July Income and Expenses Report

It’s already August, so it’s time for another income and expenses report. I love going back through the month to see how we did. At the end I’ll explain a little more about my lax method of budgeting and income and expenses.


This is usually our best month of the year, and it looks like it is again this year. I have to give my husband credit for all the work he does. You have to be good in business and performing to be a professional juggler.

Our income this month was $11,933.28. Since we are self employed most of that money was made in the month of June, but we weren’t paid until July.


Here are our expenses:

First Mortgage $1,712.00 Kids $50.00
Taxes $500.00 Matt $50.00
Electricity $112.00 Jaime $50.00
Gas/Heat Childcare $880.00
Phone/Internet $30.00
Attic Project $852.00
Cell $88.00 Laptop $703.00
Car Insurance $76.00 Printer ink $46.02
Grocery $500.00 Hosting $77.93
Restaurants $100.00
Health Insurance $485.00
Gas and Oil $350.00 Total $6,661.95

My lax method of budgeting looks like this. At the beginning of each month we estimate what we’ll spend. It’s usually the same, so we just brainstorm if there will be any extra expenses. There is always something, like birthday parties, or needing ink for the printer. Either I look it up to get a general cost estimate, or I just know from experience.

The Fridge Sheet

Then I print out a Fridge Sheet. I call it that because I am old school and have it on my fridge! It’s pretty much just an excel doc with columns for each category. I write in what the budget is at the top of the column. So for Gas I write $350 and we just minus each receipt as we take receipts from our wallet. Sometimes it’s every few days, sometimes it doesn’t happen for two weeks, but all of the information gets on there before the end of the month.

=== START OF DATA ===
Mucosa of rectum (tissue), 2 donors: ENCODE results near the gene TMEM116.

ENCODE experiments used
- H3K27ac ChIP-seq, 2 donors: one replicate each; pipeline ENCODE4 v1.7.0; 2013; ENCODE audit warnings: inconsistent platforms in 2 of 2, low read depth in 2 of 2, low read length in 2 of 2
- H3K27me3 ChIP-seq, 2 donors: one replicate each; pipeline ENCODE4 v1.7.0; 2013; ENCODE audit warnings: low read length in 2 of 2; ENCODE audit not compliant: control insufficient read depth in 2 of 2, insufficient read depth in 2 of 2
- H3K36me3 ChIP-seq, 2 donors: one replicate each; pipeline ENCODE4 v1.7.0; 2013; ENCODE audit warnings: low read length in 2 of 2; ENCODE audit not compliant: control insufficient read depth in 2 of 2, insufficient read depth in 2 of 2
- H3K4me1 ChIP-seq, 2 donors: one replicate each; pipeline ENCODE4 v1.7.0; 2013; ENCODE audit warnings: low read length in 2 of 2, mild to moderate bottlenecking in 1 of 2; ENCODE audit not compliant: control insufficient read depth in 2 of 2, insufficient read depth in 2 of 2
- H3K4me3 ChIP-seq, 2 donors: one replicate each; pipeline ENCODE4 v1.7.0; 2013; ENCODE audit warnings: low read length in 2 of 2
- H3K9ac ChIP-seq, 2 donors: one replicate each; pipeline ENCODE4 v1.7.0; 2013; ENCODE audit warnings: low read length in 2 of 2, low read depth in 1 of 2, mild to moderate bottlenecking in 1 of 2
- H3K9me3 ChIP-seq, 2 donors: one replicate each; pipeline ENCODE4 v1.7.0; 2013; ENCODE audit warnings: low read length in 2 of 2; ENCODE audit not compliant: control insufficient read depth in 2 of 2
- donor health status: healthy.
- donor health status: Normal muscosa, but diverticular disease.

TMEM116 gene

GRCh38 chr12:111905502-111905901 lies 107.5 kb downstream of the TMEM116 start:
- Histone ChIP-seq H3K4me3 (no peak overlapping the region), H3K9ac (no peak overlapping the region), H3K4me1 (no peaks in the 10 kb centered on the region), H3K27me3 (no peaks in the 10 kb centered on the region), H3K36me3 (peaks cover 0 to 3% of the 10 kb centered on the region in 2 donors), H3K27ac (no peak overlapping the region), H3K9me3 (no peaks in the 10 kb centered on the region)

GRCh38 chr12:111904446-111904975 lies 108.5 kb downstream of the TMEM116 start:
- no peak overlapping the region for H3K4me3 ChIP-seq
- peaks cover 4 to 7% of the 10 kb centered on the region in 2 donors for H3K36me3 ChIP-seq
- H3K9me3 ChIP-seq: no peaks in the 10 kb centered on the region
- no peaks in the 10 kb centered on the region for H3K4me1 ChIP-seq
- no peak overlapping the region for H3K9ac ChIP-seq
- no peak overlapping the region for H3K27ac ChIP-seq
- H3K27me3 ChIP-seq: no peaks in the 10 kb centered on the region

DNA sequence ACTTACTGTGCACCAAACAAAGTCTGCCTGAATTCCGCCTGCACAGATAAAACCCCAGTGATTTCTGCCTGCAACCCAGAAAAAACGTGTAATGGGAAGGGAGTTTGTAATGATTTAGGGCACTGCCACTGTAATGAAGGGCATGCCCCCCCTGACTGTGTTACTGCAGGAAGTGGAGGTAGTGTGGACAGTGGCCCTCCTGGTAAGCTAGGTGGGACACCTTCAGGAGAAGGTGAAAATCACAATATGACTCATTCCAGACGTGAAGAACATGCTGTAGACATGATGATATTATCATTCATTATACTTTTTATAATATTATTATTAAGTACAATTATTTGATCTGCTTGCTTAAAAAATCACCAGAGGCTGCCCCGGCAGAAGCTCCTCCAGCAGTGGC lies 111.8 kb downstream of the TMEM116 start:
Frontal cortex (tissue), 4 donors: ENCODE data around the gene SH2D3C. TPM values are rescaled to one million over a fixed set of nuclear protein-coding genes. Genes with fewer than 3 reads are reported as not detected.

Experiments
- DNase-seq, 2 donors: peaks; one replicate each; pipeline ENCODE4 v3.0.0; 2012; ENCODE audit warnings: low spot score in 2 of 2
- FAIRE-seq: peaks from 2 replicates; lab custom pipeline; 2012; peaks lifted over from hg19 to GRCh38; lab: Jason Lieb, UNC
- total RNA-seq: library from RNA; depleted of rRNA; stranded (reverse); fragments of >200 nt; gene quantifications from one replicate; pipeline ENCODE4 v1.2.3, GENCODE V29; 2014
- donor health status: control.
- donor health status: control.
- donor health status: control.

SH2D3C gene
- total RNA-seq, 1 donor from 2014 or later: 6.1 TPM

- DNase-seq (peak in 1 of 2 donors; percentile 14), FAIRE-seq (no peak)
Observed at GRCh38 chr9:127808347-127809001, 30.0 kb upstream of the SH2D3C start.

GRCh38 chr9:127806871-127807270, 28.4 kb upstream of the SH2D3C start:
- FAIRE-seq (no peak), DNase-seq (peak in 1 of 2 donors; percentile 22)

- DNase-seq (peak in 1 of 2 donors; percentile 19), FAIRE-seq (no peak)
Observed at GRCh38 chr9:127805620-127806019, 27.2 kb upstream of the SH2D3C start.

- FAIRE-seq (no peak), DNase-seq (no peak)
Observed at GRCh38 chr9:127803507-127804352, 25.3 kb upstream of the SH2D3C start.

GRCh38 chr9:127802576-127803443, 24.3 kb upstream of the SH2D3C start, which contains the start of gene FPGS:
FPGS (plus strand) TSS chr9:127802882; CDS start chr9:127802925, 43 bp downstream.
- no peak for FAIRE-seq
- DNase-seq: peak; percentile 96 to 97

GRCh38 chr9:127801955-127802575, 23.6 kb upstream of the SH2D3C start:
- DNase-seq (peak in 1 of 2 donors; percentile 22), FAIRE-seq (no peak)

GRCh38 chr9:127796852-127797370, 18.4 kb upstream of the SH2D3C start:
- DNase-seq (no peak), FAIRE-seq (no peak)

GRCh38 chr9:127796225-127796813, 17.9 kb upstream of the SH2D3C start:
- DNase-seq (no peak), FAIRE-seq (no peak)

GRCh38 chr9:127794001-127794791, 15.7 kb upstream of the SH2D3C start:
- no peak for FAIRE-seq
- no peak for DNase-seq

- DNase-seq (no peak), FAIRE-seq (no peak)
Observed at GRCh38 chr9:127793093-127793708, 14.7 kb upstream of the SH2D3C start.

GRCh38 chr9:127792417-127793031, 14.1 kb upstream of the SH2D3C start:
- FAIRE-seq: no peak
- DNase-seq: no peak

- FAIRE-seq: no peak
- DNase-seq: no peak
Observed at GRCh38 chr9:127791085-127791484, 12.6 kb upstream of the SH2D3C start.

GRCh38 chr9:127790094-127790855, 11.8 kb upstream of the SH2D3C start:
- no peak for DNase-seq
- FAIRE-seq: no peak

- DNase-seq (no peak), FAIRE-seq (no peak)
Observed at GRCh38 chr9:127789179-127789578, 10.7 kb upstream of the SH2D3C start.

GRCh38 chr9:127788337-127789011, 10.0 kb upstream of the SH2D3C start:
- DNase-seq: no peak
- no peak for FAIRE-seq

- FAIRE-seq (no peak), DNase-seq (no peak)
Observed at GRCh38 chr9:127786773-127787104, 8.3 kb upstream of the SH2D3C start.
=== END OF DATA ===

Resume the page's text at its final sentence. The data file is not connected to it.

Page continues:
For Groceries, I don’t write $500 at the top. I write $125 per week. I learned my lesson with that. I would tend to take a little more each week sometimes spending $130, or $140, so the last week we would have like $60! That wasn’t fun. So now try to hit $125 each time. Sometimes I’m off, but I make it up for it the next week.

At the end of the month all I do is make sure the categories under. I don’t care exactly how much under they are. I don’t move money out of the account if I saved $40 that month. I just let it pad the checking account. I do this because  we go over occasionally. We don’t go over with our personal funds, or birthday’s etc, but sometimes we need to get more gas than we expected. I’m not as strict now that I am getting out of debt. If it goes over, we still have a pad from the months we were under. But I make sure to adjust for the next month.

That is why the expenses above are all round numbers. I could go back to the Fridge Sheet and tally everything for each category and record it. The info is there, and we save it in case I need to look back at it next year. But in general I don’t want my finances to take up a ton of time.

We need to be in control of our finances, but we don’t want them to control us either.